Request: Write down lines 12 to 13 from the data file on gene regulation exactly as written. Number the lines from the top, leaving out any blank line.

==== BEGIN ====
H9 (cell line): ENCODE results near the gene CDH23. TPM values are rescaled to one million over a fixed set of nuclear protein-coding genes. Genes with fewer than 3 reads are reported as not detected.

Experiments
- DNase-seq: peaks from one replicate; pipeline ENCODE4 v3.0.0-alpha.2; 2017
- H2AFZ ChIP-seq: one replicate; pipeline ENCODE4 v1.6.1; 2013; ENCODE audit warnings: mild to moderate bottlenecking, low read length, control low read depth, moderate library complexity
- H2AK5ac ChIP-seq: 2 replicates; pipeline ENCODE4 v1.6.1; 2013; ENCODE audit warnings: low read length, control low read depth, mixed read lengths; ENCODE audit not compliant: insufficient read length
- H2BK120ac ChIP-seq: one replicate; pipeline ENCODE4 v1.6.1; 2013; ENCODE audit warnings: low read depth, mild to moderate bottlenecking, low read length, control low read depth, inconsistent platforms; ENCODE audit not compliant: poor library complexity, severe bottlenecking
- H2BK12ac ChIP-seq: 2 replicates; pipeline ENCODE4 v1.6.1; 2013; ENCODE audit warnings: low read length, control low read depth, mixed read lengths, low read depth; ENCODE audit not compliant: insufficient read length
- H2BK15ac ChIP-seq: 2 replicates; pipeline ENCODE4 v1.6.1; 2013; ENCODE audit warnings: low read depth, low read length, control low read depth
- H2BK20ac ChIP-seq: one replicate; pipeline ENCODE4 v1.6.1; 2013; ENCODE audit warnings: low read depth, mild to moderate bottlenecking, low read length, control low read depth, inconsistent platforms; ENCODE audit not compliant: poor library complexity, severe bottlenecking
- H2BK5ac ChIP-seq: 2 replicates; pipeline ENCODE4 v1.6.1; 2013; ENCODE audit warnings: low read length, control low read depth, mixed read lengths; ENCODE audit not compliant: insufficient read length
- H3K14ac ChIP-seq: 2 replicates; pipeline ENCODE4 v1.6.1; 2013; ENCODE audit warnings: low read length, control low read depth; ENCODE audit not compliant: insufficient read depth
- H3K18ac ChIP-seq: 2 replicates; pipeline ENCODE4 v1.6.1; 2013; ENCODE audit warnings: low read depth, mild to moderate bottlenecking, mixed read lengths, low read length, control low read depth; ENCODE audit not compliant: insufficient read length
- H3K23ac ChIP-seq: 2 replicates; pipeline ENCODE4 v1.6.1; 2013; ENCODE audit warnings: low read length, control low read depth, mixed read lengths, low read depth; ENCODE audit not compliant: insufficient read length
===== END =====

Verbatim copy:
- H3K18ac ChIP-seq: 2 replicates; pipeline ENCODE4 v1.6.1; 2013; ENCODE audit warnings: low read depth, mild to moderate bottlenecking, mixed read lengths, low read length, control low read depth; ENCODE audit not compliant: insufficient read length
- H3K23ac ChIP-seq: 2 replicates; pipeline ENCODE4 v1.6.1; 2013; ENCODE audit warnings: low read length, control low read depth, mixed read lengths, low read depth; ENCODE audit not compliant: insufficient read length